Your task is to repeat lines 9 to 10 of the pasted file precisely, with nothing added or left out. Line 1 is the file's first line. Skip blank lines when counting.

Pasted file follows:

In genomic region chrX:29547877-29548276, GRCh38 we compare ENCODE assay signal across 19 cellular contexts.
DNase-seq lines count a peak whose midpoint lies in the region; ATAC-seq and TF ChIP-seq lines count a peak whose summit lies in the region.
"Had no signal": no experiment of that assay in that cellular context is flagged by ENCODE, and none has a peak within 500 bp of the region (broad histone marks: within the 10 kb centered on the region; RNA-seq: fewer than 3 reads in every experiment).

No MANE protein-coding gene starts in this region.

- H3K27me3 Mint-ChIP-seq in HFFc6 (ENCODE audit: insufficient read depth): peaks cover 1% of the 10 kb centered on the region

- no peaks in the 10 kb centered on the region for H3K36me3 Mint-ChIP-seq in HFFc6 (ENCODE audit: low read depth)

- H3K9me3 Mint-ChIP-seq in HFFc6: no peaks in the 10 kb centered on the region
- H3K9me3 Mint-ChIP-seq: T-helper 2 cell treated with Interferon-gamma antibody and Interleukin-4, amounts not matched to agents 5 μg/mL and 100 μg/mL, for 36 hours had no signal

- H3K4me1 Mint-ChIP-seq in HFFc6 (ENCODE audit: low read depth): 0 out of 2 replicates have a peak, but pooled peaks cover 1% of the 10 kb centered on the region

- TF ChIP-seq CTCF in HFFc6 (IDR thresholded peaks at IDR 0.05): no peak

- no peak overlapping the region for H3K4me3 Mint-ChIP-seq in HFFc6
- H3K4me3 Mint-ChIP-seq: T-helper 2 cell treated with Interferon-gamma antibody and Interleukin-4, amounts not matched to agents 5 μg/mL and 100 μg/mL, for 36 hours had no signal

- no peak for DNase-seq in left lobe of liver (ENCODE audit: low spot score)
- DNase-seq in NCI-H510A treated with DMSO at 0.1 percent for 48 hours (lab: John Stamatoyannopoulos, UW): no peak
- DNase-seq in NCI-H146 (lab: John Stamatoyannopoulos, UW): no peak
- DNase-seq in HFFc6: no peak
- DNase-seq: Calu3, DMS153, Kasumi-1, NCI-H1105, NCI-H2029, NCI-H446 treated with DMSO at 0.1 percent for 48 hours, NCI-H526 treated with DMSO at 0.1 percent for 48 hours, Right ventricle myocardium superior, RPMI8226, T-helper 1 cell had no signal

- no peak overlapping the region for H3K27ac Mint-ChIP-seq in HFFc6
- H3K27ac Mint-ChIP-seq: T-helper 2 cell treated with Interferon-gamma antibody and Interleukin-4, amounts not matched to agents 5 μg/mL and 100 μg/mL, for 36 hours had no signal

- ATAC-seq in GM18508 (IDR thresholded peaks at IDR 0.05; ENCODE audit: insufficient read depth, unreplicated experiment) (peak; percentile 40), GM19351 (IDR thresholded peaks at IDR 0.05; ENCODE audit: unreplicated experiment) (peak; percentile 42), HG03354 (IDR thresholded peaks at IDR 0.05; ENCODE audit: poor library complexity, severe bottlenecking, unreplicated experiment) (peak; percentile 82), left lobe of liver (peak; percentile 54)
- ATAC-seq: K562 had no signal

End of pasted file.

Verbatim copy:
- H3K4me1 Mint-ChIP-seq in HFFc6 (ENCODE audit: low read depth): 0 out of 2 replicates have a peak, but pooled peaks cover 1% of the 10 kb centered on the region

- TF ChIP-seq CTCF in HFFc6 (IDR thresholded peaks at IDR 0.05): no peak